Describing the importance of the test flights undertaken by Air New Zealand, Continental and JAL at the beginning of last year, Kinder said up until then the processes to make Bio-SPK fuels were only at a laboratory stage in a US military funded research programme and it had been important to take them out and test a variety of feedstocks under flight conditions. He said it had also been essential to conduct tests with all the major engine manufacturers in order to help them gain experience in Bio-SPK fuels and engage with them in the test process.
Another objective of the test flights, he said, was to start talking to the various regulatory authorities around the world “so they too could get comfortable with the new fuel”.
Tedd Biddle, Fuels Technology Manager at engine manufacturer Pratt & Whitney, told delegates that as challenging as it was to develop a new fuel, it was equally challenging to get it approved. He said the ASTM D7566 new fuel specification for alternative aviation fuels – which, for now, applies only to FT-SPK fuel blends until Bio-SPKs are approved – was the first for 50 years.
“The speed at which aviation biofuels have come on in such a short space of time has been amazing,” he added. “If someone had asked me just three years ago when a blended biofuel could be approved for use in a jet engine, I would have said 2015 at the earliest, and now we’re talking about the end of this year.”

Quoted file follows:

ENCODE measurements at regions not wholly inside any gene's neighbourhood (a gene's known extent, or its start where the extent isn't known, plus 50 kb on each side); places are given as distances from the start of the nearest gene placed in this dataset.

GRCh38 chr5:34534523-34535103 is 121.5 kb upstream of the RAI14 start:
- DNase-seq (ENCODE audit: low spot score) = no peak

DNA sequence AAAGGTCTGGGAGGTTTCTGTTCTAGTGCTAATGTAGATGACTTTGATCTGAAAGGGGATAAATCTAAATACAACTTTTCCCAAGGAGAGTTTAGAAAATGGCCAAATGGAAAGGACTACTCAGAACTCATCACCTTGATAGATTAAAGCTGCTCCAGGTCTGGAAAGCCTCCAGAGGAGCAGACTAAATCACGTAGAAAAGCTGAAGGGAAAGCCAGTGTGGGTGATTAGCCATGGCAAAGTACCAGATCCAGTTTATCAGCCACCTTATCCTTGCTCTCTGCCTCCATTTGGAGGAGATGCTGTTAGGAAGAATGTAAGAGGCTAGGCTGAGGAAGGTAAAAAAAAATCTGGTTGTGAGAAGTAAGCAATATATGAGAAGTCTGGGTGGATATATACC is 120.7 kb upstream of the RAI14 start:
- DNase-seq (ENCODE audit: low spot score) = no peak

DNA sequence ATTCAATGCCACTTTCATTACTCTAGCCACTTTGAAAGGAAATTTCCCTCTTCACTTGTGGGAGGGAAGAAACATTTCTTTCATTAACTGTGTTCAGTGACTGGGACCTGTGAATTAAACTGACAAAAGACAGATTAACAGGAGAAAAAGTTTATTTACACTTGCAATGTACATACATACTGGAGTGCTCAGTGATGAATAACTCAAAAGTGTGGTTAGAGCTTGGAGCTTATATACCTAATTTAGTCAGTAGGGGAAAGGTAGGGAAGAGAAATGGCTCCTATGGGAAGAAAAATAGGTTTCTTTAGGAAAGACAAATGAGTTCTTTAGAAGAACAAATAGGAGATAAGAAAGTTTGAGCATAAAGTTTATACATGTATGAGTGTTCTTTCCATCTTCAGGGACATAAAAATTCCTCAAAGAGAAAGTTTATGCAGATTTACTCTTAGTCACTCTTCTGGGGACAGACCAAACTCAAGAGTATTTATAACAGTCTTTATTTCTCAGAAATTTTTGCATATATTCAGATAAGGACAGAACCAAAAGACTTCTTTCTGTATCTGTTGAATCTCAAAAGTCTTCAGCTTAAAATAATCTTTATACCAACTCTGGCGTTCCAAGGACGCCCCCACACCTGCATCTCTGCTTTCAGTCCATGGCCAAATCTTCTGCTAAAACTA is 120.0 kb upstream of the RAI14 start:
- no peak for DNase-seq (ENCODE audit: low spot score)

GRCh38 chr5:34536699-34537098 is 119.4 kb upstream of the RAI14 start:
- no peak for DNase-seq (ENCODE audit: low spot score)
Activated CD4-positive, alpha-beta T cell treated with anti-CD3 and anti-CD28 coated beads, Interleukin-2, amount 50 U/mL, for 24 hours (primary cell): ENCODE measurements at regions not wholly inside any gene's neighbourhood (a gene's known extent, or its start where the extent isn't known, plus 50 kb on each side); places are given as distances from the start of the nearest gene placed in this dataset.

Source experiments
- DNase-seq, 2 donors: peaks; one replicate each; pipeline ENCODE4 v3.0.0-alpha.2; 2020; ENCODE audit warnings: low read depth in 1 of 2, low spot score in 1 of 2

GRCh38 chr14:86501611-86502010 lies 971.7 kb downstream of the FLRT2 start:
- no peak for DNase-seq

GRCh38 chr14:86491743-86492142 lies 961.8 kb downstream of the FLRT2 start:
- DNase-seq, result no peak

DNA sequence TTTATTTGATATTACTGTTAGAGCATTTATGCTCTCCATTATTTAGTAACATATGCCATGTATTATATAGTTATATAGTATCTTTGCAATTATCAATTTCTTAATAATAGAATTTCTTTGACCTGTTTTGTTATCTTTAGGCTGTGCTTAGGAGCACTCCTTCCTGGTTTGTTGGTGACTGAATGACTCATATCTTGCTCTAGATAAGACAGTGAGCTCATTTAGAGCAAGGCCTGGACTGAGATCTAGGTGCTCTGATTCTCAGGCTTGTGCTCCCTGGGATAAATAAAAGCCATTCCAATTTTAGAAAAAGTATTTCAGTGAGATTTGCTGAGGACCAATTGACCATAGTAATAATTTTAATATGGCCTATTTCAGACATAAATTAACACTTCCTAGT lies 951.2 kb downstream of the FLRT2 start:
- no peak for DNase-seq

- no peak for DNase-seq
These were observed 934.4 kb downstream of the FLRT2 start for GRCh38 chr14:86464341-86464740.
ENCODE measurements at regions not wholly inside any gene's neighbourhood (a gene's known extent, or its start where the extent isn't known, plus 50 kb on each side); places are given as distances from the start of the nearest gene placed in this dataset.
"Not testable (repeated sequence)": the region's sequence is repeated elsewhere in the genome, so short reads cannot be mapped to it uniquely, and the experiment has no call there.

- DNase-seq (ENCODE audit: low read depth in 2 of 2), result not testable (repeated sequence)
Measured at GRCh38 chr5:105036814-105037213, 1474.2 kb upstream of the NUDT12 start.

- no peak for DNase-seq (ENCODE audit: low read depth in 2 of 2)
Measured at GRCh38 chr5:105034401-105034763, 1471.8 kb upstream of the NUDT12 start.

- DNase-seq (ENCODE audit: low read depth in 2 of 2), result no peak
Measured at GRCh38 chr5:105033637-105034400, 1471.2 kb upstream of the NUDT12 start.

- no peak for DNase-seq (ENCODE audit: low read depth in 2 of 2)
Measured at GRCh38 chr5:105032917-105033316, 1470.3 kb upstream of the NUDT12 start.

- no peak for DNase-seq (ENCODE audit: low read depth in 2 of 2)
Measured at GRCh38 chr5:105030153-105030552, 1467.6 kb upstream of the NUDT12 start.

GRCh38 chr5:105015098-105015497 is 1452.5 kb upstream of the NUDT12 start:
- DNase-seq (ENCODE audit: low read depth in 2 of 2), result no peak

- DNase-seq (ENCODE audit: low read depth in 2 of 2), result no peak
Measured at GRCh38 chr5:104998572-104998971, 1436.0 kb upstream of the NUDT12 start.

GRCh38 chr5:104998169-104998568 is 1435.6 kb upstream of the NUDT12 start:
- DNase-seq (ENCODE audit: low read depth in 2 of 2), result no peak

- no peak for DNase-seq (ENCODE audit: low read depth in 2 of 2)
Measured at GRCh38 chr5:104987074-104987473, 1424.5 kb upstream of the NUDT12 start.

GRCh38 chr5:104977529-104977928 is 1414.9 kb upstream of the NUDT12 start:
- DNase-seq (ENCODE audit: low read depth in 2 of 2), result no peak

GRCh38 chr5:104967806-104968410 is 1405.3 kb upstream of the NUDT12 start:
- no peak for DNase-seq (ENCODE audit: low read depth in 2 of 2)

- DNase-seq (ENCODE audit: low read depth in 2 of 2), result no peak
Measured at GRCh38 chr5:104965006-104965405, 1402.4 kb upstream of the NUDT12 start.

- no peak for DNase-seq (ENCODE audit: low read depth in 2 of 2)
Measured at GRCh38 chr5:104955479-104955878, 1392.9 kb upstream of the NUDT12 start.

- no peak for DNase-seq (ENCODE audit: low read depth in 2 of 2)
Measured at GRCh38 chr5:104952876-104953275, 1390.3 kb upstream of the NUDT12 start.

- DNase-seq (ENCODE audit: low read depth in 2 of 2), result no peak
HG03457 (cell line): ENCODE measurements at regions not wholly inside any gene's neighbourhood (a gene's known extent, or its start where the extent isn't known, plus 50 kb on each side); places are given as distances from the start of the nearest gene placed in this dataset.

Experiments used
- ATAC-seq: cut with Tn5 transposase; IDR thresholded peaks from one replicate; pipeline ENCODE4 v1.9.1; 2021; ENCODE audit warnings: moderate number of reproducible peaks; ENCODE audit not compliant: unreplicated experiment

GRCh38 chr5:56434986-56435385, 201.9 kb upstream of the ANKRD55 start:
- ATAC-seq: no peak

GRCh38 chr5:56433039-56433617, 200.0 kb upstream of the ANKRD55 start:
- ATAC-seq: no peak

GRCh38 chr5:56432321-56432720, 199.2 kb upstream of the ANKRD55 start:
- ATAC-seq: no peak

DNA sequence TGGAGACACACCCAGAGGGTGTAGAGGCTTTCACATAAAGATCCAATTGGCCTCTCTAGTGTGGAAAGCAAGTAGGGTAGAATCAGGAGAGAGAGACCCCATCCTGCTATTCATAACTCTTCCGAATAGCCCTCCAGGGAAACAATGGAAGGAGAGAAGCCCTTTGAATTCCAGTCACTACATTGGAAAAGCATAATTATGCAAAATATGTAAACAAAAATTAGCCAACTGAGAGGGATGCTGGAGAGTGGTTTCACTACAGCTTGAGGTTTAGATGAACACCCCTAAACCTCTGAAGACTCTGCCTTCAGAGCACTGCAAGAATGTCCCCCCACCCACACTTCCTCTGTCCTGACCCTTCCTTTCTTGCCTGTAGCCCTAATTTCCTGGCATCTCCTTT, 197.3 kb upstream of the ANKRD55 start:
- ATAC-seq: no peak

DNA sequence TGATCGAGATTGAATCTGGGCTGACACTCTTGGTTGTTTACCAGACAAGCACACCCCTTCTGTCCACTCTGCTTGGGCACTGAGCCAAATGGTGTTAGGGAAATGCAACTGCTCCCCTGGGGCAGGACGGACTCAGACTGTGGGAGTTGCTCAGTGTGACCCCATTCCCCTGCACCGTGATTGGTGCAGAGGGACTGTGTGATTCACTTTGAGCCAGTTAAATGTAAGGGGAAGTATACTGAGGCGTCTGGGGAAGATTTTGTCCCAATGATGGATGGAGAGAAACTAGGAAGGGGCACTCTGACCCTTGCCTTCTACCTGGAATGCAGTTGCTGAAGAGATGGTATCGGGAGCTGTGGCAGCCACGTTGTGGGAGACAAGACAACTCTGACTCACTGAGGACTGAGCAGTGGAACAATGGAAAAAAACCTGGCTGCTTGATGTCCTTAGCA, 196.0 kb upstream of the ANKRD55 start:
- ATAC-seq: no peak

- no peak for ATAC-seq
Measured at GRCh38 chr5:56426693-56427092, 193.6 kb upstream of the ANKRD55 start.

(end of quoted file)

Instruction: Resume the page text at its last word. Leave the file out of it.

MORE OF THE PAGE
He said the process had been largely driven by Boeing and also by the US Air Force, which had alternative fuel requirement mandates in place and had shown a willingness to work with anyone who could supply them with fuel samples.
Biddle stated engine manufacturers had three basic requirements of a potential biofuel: it had to have a high energy content; it must be a drop-in fuel invisible to the engine in that it required no redesign of the engine, component development or re-certification of the engine; and had no impact on safety, durability, reliability or performance.
Paul Nash of Airbus said an important technological challenge the industry had to face concerned the aromatic content of Bio-SPK fuels. Aromatics are hydrocarbons found naturally in fossil-based fuels and were a necessary component for conventional jet fuels, forming around 25% of their volume. They are not found in biomass sourced fuels and this restricts the use of jet biofuels to 50% blends in order to guarantee aromatic content.
“We have to assess whether zero-percent content of aromatics is an issue for us or whether we have to look at synthetic aromatics,” he said.
Nash said the current target for running aircraft on 100% Bio-SPK fuel was 2013.
He said another issue facing the industry as a whole was over sustainability and life-cycle emissions criteria of aviation biofuels, given the different feedstocks and processes involved. “For us it is sometimes difficult to decide which life-cycle analysis to use and which is key in terms of sustainability analysis. We would like a harmonized industry approach on this.”
Victoria Junquera of the Swiss-based Roundtable on Sustainable Biofuels, an international initiative which Airbus, Boeing and the Sustainable Aviation Fuel Users Group are working with, announced at the conference that it was developing a tool for measuring greenhouse gas emissions from different biofuels and also a standard for sustainability criteria.